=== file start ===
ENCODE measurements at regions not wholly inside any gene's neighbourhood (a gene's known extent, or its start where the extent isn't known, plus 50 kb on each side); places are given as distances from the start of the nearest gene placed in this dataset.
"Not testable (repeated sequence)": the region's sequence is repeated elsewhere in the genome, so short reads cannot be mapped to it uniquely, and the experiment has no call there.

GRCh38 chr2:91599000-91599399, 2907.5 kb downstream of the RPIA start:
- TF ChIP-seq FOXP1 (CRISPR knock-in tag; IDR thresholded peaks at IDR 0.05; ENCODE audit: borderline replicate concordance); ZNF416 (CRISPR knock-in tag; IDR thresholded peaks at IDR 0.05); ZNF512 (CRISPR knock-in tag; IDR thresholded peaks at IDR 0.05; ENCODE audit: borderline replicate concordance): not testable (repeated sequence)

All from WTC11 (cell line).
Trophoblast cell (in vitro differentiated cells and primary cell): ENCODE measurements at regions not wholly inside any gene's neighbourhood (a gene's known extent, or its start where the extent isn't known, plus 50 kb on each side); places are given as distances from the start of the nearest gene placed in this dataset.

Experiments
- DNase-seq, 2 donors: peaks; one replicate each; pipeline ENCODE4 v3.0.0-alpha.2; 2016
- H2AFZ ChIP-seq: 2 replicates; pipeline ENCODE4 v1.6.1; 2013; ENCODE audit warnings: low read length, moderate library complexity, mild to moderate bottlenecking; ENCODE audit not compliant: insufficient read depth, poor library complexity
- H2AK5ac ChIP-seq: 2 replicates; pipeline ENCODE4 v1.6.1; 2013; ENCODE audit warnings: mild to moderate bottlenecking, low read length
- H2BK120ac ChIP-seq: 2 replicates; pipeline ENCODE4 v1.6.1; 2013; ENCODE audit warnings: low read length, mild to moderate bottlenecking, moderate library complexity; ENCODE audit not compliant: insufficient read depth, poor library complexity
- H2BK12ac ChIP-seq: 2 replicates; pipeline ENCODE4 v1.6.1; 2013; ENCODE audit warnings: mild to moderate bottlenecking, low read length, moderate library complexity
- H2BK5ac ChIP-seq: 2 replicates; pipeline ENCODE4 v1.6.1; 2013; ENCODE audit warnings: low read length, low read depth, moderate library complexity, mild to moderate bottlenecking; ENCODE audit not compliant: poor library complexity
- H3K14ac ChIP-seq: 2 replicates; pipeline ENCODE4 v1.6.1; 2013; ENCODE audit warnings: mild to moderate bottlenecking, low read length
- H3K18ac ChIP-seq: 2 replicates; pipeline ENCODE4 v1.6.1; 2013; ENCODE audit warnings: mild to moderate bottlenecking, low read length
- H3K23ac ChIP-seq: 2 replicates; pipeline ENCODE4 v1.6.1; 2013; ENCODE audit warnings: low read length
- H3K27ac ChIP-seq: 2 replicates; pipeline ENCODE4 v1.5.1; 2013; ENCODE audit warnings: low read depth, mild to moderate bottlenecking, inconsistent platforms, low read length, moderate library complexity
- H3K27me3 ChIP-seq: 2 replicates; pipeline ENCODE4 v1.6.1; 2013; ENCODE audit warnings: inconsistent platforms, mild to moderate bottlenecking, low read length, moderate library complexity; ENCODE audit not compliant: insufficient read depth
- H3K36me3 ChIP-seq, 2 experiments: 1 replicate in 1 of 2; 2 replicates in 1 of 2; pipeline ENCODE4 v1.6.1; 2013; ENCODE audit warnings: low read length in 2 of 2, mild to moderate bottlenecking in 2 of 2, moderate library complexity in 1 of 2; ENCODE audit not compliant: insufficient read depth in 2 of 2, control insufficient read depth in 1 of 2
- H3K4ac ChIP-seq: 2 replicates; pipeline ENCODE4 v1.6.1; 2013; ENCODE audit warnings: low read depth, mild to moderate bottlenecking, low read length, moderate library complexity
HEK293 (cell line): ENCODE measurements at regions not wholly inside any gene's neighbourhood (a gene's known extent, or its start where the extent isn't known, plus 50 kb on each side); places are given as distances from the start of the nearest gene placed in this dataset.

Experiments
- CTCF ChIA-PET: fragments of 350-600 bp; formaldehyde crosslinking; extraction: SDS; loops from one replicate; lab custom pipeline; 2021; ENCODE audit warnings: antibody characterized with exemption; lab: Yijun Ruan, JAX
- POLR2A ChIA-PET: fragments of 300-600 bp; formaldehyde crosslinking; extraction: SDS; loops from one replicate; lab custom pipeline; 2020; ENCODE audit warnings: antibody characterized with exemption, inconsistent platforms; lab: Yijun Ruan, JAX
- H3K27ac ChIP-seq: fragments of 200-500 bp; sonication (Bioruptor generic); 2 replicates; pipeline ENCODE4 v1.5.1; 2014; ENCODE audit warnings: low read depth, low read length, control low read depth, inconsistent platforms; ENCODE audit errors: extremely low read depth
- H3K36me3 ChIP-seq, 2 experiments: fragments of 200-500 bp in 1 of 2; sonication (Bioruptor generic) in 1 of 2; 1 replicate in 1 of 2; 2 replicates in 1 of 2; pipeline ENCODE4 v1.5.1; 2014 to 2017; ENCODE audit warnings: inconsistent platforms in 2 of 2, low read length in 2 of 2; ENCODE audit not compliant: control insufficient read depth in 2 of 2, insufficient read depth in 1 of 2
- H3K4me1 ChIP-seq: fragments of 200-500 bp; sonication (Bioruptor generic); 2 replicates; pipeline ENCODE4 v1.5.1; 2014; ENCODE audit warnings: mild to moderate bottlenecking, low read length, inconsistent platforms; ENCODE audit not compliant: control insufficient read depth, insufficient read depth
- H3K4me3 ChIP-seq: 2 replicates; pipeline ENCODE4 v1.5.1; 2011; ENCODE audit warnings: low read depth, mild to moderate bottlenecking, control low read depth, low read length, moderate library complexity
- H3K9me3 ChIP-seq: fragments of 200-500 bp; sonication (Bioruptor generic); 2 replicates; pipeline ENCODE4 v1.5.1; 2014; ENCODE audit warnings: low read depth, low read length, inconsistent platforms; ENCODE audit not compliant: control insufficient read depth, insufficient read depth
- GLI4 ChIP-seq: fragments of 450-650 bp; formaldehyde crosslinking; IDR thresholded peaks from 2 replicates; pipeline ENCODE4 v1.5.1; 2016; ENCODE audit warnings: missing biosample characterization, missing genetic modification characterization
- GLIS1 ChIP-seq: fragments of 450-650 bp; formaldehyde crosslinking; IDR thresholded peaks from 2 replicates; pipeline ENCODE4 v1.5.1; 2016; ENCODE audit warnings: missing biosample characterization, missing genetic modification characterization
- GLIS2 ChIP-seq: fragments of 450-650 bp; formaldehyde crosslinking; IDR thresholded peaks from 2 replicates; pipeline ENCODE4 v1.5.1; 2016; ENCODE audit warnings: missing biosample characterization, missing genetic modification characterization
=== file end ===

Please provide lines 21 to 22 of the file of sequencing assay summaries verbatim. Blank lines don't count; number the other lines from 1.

HEK293 (cell line): ENCODE measurements at regions not wholly inside any gene's neighbourhood (a gene's known extent, or its start where the extent isn't known, plus 50 kb on each side); places are given as distances from the start of the nearest gene placed in this dataset.

Experiments